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Although the effect of one or more environmental factors acting singly or in
conjunction with others is important, the primary factor controlling the dynamics of the
intertidal sand and mudflats and the subtidal mobile sand banks is the hydrophysical
regime. The interactions of all physical factors will determine the composition and
density of the infauna (Eleftheriou & McIntyre, 1976). Species in the biotope
complexes are somewhat protected against the sedimentary instability and variability in
temperature, salinity, exposure and predation by burrowing (Eagle, 1973).
Marine organisms have fundamental tolerances which dictate their large scale
geographical distribution (Glemarec, 1973). On a regional scale, temperature tolerances
will produce biogeographical zones (e.g. Arctic, Boreal, Lusitanian
assemblages) and salinity tolerances will dictate the extent of distributions within
freshwater-affected environments such as estuaries (McLusky, 1989).
Unstable sediments support fewer organisms than stable ones and only those mobile
species which can re-establish their position, e.g. the haustoriid amphipods and Eurydice
pulchra, can survive in very unstable conditions (Allen & Moore, 1987). Some
species of macrofauna, in particular the crustaceans, are adapted to living in sediments
exposed to heavy wave action mainly through their ability to burrow rapidly (Brown, 1983).
On NW European shores these are usually small amphipods such as Bathyporeia spp.
and Pontocrates spp. which live in the water column but burrow into the sediment as
the tide level falls. These organisms probably depend on the washouts in high-energy
(mobile) sands for feeding and migration.
In general, decreasing exposure to wave action correlates with increases in abundance,
species richness and biomass of polychaetes and a decrease in abundance of crustaceans
(Dexter, 1990). Polychaetes are often limited to Nephtys spp., Scolelepis
squamata and capitellids with molluscs either present in very low numbers or absent
(Angus, 1979). Survival rates of organisms such as sedentary polychaetes, living in the
sediment decrease when surface sediments are disturbed daily although it is possible that
small ones are simply relocated (Brown, 1982). Motile species such as Scolelepis
squamata, however, are adapted to life in unstable sediments and survive through rapid
burrowing (McDermott, 1983).
Allen and Moore (1987) found correlations between community structure and the
prevailing physical conditions including shore stability for both individual organisms and
guilds. The relationships were more evident lower down the shore where other factors such
as desiccation were less important. For example, Bathyporeia sarsi was found in
stable and unstable conditions and Paraonis fulgens and Arenicola marina at
moderately unstable sites. P.fulgens is able to anchor itself in the sediment and A.
marina can burrow to depths of 0.2 m where wave action does not penetrate. Nephtys
cirrosa was the only errant polychaete strongly associated with unstable sediments.
Rasmussen (1973) and Wolff (1973) give the ecological preferences of many other intertidal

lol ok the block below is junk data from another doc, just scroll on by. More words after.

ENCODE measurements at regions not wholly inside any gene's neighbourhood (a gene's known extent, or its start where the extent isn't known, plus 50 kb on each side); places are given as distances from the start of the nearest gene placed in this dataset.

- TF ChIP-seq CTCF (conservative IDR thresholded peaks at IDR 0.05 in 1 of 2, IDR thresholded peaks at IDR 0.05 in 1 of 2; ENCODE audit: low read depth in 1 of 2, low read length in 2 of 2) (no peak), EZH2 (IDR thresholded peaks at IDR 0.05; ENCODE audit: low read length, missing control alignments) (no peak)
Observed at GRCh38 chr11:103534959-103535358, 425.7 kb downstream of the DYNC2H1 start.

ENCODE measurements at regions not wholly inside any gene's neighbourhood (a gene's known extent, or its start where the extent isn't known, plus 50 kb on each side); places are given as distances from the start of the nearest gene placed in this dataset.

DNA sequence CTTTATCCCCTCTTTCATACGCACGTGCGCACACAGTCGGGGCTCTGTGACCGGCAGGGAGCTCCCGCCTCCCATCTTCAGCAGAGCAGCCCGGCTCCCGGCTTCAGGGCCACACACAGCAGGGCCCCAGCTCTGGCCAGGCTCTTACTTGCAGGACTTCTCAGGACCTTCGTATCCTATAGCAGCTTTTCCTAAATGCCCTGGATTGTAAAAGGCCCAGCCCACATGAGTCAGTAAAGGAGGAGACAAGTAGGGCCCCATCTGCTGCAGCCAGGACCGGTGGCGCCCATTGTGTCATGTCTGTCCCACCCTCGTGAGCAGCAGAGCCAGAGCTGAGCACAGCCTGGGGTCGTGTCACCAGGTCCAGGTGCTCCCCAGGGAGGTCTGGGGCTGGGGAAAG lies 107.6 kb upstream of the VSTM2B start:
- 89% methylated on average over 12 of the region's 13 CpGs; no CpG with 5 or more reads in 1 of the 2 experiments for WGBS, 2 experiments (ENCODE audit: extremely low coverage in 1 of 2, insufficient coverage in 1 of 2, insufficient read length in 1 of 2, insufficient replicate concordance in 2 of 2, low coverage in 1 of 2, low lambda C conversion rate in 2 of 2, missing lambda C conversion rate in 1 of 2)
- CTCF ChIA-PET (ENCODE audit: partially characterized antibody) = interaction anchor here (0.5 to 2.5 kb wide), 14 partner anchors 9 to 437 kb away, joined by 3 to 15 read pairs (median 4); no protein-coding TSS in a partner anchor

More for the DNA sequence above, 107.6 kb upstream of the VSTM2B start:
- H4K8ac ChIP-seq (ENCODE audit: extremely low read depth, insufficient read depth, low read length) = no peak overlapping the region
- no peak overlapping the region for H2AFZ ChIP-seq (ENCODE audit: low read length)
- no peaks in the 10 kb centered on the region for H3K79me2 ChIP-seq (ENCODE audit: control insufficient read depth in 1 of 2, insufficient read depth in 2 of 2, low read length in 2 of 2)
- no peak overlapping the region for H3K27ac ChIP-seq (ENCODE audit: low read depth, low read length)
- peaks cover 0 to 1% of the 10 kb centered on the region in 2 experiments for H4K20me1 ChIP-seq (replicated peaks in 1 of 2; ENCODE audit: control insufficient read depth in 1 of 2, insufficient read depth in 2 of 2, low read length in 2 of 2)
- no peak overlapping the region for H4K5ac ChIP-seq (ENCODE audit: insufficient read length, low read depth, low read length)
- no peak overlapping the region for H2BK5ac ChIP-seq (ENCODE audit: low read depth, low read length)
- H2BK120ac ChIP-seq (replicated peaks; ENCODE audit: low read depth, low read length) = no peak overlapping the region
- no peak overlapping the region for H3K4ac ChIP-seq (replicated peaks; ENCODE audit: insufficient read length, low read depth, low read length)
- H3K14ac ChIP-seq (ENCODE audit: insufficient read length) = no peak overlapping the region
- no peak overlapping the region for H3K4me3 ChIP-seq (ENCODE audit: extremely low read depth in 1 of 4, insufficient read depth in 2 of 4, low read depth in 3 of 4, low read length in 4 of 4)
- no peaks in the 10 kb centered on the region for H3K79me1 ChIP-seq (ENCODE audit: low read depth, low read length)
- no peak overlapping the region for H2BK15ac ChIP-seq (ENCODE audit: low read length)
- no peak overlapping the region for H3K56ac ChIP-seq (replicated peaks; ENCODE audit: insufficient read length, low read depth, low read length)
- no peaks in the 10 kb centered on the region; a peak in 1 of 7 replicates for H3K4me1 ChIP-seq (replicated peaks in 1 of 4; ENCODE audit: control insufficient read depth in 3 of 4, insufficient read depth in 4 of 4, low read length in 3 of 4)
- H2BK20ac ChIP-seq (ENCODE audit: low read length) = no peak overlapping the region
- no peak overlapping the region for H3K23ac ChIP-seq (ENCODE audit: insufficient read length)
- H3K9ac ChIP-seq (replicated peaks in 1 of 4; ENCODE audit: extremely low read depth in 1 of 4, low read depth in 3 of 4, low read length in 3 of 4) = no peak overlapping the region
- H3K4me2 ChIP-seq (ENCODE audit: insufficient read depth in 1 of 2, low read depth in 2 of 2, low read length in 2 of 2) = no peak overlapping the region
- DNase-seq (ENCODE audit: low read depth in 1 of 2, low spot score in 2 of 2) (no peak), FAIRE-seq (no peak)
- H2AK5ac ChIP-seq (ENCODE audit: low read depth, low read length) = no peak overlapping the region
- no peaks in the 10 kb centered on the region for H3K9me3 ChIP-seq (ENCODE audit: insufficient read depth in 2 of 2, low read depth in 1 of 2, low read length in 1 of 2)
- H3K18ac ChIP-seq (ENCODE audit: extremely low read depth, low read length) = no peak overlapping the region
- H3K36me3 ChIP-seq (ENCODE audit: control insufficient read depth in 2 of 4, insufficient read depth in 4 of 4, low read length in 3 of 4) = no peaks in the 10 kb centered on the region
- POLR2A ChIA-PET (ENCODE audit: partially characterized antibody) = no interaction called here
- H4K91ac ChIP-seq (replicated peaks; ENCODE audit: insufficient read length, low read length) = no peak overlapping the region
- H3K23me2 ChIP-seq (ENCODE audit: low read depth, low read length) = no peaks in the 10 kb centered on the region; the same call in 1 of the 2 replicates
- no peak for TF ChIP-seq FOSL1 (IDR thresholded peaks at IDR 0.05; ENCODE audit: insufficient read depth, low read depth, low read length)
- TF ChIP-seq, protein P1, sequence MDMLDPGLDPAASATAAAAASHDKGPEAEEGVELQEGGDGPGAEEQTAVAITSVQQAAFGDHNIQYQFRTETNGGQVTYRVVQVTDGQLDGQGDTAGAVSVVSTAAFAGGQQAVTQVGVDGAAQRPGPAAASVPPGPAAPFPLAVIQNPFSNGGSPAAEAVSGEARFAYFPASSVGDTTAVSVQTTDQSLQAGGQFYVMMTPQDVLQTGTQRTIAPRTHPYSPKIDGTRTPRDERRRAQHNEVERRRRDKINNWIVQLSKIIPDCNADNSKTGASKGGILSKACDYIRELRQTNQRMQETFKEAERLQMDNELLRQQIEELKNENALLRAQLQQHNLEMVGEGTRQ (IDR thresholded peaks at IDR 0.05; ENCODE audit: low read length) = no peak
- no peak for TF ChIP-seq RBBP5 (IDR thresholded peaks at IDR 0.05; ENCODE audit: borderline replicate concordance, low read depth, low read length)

and shallow organisms.
Species diversity as well as overall community structure, is influenced by the habitat
stability and sediment type. Coarse sediments, which are unstable and difficult to burrow
into, are dominated by epifauna, while fine sediments are increasingly dominated by
infauna. Many species are found in or on a range of sediment types, but others have a more
restricted distribution (Wolff, 1973). For example, each of the five species of the
bivalve Nucula, which occurs in subtidal muddy-sands, prefers a particular
grade of sediment (Wood, 1987). The greatest diversity of macro-infaunal species is
generally associated with poorly-sorted sands because they are physically heterogeneous,
and thus have a large number of ecological niches, are reasonably stable and contain a
supply of deposited organic matter.
Sedimentary features influencing the distribution of feeding guilds, e.g. suspension
and deposit feeding benthos (Sanders, 1958), where high silt-clay fractions (relating to
greater amounts of food) partly explained the presence of the deposit-feeding benthos.
Deposit feeders dominate over suspension feeders in areas with higher percentages of
silt-clay. They feed on the bacterial and microphytobenthos film surrounding sand and mud
particles and therefore tend to dominate mud flats and sheltered shores. A non-selective
deposit feeder such as Arenicola marina is dependent on detritus as its main food
supply while living micro-organisms providing nutrients such as vitamins. Nutrients from
the faecal cast may be reabsorbed either directly or from the bacteria degrading the cast
(termed gardening strategy).
The distribution of suspension feeders is greatly affected by sediment instability as
muddy sediment and high turbidity clog the filtering organs. In addition, subtle changes
in the relative proportions of sand/silt/clay will affect an organisms ability to
maintain a burrow (Meadows & Tait, 1989). Suspension feeders such as Lanice
conchilega tend to dominate more exposed shores and coarser sediments where food
supply may be limited but constant and with their abundance determined by the supply of
particulate organic material and plankton in the water (Brown, 1983; McLachlan, 1983;